Important reminders regarding international travel
The improvement in public health conditions is making travel throughout the world easier than it has been these past two years, presenting valuable opportunities for learning and research. To help you plan for a safe and successful trip, we are writing to remind you of important MIT policies and useful resources regarding travel safety, protection of MIT data and materials, and other travel logistics.
Please consult the site globalsupport.mit.edu for future reference to each of these policies and resources when planning your travel.
- MIT community members have important obligations to protect MIT data and materials when traveling, as described in more detail below.
- MIT’s International Travel Risk Policy applies to all MIT-related international travel (i.e., excluding wholly personal travel not funded by MIT).
- MIT students, including graduate students, must apply for a high-risk travel waiver in order to travel to destinations with a US Department of State risk rating of level 3 or 4. Note that applying for a waiver to visit these countries is different from registering travel in the Institute’s Travel Registry.
- Before any travel outside the U.S., international students should be sure to have all appropriate documentation (visas) to both enter the destination country and to return to the U.S. The MIT International Students Office (ISO) has travel reminders and resources on its Visas and Travel webpage. International students may also contact their ISO Advisor if any questions arise.
- MIT’s Global Support Resources website provides additional information on travel safety, logistics, and cultural resources.
Plan ahead for international travel
Protect your data: You should always discuss your plans for international travel with your supervisor and/or MIT principal investigator (PI) before traveling abroad with MIT data. You and your PI must discuss appropriate protocols, including information security protections. This is especially important if your research or other MIT duties involve working with personally identifiable information, export-controlled data, or other confidential or sensitive information originating at MIT or elsewhere. You and your PI must take proper steps to secure your computer and its data. MIT Information Systems and Technology (IS&T) provides resources for you to prepare for both standard international travel and travel to countries with high risk ratings or that otherwise present increased risks to digital technology. For example, you should contact your local IT support provider before you travel, update your anti-virus software, enable whole disk encryption, and plan ahead for secure connectivity abroad. You and your PI must also ensure compliance with any commitments you may have made to third parties regarding data confidentiality and use.
Protect your materials: When traveling on MIT business, take with you only what you need. You should not bring MIT research materials or specialized equipment (i.e., other than laptops and personal electronic devices) on your person while traveling internationally unless there is no alternative available. Instead, such materials should be shipped through third-party carriers to ensure proper compliance with environment, health and safety regulations, export control clearances, and other procedures. On those rare occasions when traveling with hand-carried research materials or specialized equipment is required for your work, you must have authorization from your PI and the MIT Export Control Office. Please be aware that traveling internationally with research materials or specialized equipment risks unnecessary damage to your equipment and is also likely to increase your chances of being subjected to a prolonged border stoppage by government officials.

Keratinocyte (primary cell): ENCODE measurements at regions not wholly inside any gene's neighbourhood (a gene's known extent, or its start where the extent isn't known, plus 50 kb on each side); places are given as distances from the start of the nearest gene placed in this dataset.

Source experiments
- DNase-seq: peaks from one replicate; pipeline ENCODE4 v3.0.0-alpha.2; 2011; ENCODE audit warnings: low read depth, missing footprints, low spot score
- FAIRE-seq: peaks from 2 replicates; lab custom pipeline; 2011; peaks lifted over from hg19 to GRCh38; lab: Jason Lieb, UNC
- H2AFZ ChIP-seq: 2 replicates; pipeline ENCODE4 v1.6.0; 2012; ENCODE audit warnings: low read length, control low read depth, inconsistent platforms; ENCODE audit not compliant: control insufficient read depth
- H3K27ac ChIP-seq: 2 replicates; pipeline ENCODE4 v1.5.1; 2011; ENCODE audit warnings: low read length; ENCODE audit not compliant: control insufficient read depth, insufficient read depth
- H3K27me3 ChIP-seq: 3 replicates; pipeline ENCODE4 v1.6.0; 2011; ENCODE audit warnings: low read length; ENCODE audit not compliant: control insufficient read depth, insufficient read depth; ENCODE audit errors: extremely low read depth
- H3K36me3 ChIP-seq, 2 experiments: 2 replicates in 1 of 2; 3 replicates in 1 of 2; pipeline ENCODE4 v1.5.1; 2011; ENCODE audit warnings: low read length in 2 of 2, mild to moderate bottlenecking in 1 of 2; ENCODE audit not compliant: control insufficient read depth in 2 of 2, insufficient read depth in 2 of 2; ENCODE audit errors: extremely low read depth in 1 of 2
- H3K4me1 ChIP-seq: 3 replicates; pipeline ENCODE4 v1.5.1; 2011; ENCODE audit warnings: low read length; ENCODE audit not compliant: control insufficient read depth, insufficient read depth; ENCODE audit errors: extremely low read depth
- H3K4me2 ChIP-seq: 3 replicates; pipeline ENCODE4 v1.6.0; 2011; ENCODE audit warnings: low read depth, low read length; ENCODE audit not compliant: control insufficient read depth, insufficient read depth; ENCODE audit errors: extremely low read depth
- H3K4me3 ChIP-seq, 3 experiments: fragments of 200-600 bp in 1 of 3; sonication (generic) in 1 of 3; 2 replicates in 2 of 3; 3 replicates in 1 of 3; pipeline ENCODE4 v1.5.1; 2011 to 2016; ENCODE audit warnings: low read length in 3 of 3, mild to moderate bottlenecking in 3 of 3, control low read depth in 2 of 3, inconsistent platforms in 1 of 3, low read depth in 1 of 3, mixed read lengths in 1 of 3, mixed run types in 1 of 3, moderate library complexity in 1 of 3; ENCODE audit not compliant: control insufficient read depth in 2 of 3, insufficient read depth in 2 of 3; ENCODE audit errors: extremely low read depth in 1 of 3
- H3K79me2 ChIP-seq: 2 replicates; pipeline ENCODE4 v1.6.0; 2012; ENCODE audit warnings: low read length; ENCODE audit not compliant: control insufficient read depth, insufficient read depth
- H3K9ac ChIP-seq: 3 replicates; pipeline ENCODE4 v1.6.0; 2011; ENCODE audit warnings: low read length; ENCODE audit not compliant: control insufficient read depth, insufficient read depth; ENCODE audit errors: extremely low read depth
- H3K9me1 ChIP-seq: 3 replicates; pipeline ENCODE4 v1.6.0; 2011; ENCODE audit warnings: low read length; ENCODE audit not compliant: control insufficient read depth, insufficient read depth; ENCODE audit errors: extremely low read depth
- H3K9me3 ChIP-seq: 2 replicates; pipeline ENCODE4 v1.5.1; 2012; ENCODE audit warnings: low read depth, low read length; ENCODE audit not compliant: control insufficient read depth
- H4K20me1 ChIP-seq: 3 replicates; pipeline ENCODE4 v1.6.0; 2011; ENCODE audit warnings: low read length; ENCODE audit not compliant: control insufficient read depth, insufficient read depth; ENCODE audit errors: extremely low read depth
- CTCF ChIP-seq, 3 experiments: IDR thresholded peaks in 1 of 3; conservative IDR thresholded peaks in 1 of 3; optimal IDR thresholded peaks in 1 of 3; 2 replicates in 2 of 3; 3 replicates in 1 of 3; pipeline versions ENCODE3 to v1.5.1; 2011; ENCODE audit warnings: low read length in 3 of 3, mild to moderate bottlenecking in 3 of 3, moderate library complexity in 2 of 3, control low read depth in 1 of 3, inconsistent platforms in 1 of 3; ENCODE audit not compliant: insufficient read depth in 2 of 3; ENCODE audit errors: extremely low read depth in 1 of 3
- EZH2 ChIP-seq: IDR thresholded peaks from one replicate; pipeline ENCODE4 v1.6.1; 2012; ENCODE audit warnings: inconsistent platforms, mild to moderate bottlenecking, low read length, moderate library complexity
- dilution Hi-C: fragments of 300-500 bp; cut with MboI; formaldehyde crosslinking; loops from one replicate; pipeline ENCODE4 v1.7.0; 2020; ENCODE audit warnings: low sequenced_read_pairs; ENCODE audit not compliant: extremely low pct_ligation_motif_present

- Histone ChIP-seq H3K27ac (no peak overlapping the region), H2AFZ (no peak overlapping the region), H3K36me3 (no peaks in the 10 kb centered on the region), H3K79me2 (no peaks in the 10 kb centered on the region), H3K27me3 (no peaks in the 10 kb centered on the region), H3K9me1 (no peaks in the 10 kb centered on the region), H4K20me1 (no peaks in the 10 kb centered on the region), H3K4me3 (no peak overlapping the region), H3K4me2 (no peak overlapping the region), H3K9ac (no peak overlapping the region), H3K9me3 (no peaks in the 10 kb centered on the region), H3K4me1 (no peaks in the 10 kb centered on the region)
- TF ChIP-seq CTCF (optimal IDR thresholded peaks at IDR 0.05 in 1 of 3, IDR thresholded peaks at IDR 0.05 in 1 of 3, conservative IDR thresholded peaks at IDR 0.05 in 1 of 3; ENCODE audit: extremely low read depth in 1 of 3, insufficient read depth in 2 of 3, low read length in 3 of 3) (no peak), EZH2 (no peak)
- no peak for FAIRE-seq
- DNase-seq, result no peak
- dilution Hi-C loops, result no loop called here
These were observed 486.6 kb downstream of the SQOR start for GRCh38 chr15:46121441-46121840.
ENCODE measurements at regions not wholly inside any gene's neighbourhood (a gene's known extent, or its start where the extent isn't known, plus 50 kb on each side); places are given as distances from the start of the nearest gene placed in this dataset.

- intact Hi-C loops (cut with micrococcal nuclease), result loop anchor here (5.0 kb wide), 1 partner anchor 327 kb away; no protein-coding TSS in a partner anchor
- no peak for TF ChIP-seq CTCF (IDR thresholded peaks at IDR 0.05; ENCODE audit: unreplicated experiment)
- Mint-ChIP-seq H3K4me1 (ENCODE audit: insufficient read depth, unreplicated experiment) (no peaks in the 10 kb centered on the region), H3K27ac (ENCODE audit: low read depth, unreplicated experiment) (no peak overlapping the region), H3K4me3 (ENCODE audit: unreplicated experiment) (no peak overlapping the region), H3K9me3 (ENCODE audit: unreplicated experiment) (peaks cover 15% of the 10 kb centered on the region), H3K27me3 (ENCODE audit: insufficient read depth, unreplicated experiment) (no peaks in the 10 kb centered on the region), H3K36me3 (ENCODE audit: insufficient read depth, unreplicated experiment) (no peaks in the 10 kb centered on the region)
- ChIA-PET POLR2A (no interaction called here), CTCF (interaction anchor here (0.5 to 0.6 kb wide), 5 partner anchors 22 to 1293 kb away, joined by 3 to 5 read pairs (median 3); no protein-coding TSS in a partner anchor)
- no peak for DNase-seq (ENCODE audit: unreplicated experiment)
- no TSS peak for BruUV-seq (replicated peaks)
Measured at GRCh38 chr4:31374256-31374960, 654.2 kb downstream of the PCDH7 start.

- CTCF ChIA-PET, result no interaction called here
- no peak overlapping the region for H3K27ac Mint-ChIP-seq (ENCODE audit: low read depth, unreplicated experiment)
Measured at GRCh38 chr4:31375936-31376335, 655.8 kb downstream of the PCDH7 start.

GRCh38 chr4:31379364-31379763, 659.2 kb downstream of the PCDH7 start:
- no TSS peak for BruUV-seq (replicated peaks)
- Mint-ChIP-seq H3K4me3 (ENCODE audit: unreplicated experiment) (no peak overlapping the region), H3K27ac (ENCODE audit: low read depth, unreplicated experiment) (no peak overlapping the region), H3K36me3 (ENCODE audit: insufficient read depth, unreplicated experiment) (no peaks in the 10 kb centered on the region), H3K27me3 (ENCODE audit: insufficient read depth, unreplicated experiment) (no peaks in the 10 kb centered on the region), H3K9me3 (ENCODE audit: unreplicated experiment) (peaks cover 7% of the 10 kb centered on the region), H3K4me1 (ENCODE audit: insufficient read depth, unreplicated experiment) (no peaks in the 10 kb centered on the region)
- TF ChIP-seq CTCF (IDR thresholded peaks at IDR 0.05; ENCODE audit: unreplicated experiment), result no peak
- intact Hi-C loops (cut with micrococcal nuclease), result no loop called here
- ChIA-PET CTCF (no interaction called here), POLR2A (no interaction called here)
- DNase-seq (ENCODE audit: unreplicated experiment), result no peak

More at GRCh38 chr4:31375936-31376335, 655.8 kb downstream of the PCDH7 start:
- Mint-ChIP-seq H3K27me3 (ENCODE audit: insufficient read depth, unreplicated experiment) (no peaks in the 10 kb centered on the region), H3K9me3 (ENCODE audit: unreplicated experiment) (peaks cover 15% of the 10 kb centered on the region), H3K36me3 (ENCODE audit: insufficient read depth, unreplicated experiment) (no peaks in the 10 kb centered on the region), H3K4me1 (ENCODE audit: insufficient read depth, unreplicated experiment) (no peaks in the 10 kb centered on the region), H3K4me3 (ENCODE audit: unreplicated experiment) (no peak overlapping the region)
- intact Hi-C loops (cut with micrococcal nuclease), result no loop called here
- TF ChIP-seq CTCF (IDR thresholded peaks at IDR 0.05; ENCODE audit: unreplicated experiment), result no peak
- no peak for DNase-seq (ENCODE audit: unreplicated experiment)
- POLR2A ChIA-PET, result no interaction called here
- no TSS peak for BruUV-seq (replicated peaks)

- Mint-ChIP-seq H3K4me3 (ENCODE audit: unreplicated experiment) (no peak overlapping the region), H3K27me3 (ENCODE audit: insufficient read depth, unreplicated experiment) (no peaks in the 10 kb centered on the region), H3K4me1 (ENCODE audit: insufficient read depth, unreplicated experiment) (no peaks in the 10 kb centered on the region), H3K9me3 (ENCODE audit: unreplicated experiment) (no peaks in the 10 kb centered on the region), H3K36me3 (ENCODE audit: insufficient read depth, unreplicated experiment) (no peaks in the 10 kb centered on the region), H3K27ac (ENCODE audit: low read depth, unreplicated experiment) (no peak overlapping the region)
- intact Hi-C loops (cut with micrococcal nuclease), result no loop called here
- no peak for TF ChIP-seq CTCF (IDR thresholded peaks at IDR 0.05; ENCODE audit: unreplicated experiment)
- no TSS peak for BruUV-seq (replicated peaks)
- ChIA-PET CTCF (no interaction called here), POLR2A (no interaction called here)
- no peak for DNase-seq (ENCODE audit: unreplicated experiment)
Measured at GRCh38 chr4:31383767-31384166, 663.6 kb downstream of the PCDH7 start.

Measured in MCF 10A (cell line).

Carry an authorization letter: Once your international travel with MIT data or materials is appropriately authorized and secured, you should obtain written documentation to present to U.S. Customs and Border Patrol (CBP) officials, if requested, to minimize the chances of travel disruption. We suggest that this be in the form of a letter on institutional letterhead from your PI (or if you are the PI, your department head or supervisor). The letter should describe: (1) the traveler’s name and date of birth; (2) the traveler’s area of research focus/MIT duties; (3) the dates and destination of travel; (4) the exact data and materials being carried; (5) the purpose for traveling with these items; and (6) contact information for the person issuing the letter. Additional guidance regarding your rights and obligations when subject to a search or questioning at the U.S. border, along with a template authorization letter, is available from MIT’s Office of the General Counsel (OGC). If any of your devices or materials are retained by government officials during transit, you should immediately inform your PI and department head, who should then contact OGC for further assistance.
While MIT’s international travel policies apply broadly for all destinations, we do urge particular vigilance when traveling to or from China, Russia, Iran, or Saudi Arabia, due to increased risks in-country and at border crossings.
We also suggest that you share this communication with anyone in your department who helps you with scheduling or booking international travel, so that they can be aware of proper travel protocols and help factor in necessary lead-time for compliance.
We wish you safe travels.
Maria T. Zuber
Vice President for Research
Richard K. Lester
Associate Provost for International Activities
Ian A. Waitz
Vice Chancellor for Undergraduate and Graduate Education